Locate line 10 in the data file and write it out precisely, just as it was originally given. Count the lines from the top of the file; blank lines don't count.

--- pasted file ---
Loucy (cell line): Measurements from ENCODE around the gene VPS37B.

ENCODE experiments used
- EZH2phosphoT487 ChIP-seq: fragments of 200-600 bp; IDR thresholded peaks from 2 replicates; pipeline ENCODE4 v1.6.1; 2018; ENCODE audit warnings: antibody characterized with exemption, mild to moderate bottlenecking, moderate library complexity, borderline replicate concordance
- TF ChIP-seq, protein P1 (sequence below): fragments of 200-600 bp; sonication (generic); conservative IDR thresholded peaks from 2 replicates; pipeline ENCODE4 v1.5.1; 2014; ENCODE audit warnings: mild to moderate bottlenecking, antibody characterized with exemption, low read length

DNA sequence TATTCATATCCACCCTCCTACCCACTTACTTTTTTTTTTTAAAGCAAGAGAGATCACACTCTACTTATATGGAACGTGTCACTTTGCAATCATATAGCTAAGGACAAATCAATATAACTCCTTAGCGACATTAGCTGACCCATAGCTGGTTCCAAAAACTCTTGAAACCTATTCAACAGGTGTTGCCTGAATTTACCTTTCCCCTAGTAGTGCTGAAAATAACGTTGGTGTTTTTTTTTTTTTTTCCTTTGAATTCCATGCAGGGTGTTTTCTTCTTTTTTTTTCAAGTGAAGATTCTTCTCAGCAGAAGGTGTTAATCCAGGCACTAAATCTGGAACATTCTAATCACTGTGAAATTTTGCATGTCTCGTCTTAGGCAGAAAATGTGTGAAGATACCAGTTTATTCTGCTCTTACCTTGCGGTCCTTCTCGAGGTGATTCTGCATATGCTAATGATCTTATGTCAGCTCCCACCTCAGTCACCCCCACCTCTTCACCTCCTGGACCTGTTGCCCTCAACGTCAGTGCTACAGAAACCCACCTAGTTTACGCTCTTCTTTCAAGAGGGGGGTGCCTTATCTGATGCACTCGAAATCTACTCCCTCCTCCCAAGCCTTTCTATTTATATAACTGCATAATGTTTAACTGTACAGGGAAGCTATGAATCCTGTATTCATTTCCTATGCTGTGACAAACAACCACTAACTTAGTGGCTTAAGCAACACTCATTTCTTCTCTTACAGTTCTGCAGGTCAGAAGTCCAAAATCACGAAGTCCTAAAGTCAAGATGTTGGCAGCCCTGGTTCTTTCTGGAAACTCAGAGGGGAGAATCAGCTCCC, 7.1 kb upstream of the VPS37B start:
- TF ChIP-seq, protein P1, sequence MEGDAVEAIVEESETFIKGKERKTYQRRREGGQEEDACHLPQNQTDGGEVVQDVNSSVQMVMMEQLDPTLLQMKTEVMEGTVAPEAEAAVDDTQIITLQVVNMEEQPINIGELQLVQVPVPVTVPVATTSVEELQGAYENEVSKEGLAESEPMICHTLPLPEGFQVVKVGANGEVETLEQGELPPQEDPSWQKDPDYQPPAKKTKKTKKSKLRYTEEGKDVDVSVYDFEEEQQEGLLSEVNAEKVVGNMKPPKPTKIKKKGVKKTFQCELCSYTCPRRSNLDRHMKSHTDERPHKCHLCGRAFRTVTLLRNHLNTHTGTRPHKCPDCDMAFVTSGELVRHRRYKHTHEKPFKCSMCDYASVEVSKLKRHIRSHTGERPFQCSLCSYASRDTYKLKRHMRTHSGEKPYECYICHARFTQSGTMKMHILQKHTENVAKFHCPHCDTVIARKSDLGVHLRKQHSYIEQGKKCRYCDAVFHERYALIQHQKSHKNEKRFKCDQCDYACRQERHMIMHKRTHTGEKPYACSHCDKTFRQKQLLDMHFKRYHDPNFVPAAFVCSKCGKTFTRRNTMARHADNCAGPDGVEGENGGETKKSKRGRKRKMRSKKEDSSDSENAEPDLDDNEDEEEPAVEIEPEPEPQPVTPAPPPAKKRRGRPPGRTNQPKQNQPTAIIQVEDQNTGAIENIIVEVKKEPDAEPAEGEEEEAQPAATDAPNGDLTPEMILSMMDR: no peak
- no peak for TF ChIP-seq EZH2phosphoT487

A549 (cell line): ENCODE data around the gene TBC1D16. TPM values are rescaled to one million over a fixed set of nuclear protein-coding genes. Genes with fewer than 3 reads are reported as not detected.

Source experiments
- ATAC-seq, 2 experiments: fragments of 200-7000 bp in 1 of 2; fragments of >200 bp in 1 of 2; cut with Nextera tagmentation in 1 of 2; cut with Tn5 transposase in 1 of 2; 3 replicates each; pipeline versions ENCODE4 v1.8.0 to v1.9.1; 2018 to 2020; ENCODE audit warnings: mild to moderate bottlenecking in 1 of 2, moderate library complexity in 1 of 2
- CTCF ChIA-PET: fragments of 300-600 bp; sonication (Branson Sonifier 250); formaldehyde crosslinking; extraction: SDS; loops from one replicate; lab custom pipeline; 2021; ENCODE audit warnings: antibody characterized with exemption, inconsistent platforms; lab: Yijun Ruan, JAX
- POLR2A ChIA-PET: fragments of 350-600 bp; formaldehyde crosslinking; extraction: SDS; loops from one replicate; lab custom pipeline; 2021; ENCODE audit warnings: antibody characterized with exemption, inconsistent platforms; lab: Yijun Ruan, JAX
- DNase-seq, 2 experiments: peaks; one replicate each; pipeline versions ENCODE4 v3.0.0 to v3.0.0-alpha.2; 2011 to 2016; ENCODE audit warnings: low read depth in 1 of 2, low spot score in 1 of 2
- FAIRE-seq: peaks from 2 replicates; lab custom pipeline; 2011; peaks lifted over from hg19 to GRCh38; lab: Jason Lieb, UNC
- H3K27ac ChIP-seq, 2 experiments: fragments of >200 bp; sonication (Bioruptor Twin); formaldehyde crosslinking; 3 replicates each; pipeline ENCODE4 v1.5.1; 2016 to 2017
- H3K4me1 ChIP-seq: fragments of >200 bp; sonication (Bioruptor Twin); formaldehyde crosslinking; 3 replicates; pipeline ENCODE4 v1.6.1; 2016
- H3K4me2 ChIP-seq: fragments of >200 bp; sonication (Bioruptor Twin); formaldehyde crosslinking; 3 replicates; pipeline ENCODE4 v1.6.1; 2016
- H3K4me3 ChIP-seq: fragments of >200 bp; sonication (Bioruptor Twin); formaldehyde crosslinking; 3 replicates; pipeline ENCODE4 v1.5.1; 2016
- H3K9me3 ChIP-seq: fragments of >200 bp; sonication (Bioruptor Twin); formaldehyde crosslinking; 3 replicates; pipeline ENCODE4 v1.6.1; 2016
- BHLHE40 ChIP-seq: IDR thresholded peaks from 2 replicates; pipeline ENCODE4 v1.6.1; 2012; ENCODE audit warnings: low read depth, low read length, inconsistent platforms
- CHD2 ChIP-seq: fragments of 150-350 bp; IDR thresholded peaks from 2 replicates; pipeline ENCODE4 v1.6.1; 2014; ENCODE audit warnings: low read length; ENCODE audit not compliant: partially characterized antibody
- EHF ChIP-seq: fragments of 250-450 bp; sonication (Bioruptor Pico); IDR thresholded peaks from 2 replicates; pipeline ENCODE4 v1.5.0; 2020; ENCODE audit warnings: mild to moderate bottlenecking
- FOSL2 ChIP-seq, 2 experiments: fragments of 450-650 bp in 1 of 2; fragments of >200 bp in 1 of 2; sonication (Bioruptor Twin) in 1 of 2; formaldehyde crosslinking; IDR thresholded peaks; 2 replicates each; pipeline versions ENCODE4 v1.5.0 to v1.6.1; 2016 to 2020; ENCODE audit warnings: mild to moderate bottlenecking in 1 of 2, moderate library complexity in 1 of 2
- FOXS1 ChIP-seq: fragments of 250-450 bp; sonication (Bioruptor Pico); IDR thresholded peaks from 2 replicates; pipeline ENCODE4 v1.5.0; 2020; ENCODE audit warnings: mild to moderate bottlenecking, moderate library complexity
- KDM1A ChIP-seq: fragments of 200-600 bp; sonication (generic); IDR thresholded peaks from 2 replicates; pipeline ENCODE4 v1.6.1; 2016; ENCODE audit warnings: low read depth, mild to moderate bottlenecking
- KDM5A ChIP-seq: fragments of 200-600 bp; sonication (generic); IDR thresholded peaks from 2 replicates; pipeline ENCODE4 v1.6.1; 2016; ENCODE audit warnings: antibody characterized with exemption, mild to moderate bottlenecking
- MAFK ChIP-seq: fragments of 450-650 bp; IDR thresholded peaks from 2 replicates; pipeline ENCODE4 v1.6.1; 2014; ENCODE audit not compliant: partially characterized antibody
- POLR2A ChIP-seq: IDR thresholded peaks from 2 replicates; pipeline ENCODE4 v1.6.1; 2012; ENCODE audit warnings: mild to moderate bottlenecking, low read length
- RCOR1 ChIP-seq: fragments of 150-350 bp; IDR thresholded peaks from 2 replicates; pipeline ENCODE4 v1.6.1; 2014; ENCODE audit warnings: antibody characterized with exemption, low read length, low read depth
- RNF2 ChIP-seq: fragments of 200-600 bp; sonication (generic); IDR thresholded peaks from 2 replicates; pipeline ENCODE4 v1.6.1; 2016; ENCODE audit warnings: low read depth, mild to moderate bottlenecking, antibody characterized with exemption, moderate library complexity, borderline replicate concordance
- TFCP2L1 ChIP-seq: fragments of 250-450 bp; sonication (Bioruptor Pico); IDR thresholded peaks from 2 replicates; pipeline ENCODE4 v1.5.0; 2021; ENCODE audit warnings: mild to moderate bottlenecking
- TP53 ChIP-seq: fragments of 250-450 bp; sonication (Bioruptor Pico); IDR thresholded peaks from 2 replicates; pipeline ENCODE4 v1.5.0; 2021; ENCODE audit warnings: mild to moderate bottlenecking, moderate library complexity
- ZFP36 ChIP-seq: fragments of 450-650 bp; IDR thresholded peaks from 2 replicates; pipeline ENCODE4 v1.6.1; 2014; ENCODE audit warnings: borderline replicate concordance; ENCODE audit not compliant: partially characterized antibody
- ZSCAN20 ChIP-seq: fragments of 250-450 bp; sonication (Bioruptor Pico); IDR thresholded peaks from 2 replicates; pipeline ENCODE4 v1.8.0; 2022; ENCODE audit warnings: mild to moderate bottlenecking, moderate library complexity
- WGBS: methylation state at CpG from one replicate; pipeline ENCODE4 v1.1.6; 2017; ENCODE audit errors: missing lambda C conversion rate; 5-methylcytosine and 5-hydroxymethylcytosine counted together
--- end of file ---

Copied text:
- ATAC-seq, 2 experiments: fragments of 200-7000 bp in 1 of 2; fragments of >200 bp in 1 of 2; cut with Nextera tagmentation in 1 of 2; cut with Tn5 transposase in 1 of 2; 3 replicates each; pipeline versions ENCODE4 v1.8.0 to v1.9.1; 2018 to 2020; ENCODE audit warnings: mild to moderate bottlenecking in 1 of 2, moderate library complexity in 1 of 2